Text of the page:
- The Washington Times - Monday, September 25, 2006

A Los Angeles superior court judge yesterday said he could not rule on a complaint filed by a Hollywood producer in a lawsuit accusing President Clinton and Sen. Hillary Rodham Clinton of reneging on a multimillion-dollar Internet deal until a pending appeal in the case is settled.

State Superior Court Judge Aurelio N. Munoz said he could not rule on the complaint filed by Peter F. Paul until an appeal by Paul challenging a decision granting Mrs. Clinton First Amendment immunity in the case is resolved.

In April, Mrs. Clinton invoked a California law that protects candidates from being silenced by frivolous lawsuits during their election campaigns.

In the complaint, Paul, a convicted felon, said Mrs. Clinton, New York Democrat, orchestrated a scheme to convince him to spend $1.9 million on campaign fundraisers before her November 2000 election to the Senate and then failed to honor promises on the Internet deal.

The complaint seeks $30 million in stock losses and $1.9 million in cash.

Paul has claimed in the lawsuit the Clintons “looted” his business to generate the largest contribution to Mrs. Clinton’s 2000 Senate campaign in New York. He said he was “cajoled and then coerced” by Mr. Clinton as “an erstwhile future business partner” to make expenditures to benefit the president and his wife.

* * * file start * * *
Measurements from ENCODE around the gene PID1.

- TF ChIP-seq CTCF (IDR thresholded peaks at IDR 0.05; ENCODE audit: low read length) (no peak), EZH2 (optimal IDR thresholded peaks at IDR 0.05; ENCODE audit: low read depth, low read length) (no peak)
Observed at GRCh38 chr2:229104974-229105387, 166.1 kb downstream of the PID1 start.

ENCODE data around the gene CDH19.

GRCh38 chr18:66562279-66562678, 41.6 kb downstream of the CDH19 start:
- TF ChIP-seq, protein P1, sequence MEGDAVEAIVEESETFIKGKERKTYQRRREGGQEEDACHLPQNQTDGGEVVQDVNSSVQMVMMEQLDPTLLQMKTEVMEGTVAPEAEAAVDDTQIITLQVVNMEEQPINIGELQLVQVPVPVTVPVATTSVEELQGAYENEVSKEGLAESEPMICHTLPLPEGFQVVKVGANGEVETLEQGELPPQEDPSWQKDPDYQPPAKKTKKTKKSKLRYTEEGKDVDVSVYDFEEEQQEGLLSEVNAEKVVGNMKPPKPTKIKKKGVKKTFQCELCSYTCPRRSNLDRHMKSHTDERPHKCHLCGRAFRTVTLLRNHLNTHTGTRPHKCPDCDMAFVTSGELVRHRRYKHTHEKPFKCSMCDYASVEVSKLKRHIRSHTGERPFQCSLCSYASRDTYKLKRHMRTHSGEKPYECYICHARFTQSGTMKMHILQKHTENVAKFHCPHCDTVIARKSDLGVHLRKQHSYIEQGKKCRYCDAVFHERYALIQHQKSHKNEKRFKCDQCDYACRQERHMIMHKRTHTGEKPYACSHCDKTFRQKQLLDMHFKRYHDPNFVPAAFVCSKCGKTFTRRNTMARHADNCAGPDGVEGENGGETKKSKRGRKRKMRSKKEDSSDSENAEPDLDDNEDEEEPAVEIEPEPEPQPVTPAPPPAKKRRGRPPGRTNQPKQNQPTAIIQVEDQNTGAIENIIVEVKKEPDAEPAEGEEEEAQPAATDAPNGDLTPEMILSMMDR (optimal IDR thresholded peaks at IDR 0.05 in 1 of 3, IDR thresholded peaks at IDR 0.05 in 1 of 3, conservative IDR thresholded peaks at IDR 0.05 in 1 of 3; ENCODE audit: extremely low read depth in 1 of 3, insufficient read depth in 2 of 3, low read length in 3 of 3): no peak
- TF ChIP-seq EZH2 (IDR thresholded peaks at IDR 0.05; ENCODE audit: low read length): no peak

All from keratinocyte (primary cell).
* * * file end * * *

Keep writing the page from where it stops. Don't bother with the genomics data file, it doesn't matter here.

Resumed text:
He produced and underwrote an August 2000 fundraiser called the “Gala Hollywood Farewell Salute to President William Jefferson Clinton,” attended by numerous Hollywood celebrities.

A trial date in the case is set for March 27.

The Clintons’ attorney, David Kendall, did not return calls for comment. He previously has declined to talk with reporters about the case.

Paul also challenged a statement by Mr. Kendall in an affidavit yesterday, saying the Washington lawyer sought to mislead the court with an erroneous claim in a court filing seeking to quash the pending lawsuit.

He said Mr. Kendall wrongly asserted in the filing that Paul admitted during a March 2005 court hearing that he caused the collapse of his company, Stan Lee Media. In his lawsuit, Paul has said Mr. Clinton’s refusal to honor an agreement to act as a “rainmaker” for the company led to its demise.

Paul said that in the affidavit, Mr. Kendall misleadingly combined two separate statements to suggest the producer was admitting fault for Stan Lee’s demise. Paul said the affidavit joined together his allocution remarks on his guilty plea to a Securities and Exchange Commission violation with a final statement Paul made to the judge at the end of the hearing, which was not part of the allocution.

A federal court ruled in 2003 that Paul’s SEC violations did not cause the stock of Stan Lee Media to collapse, but were intended to help the company survive.



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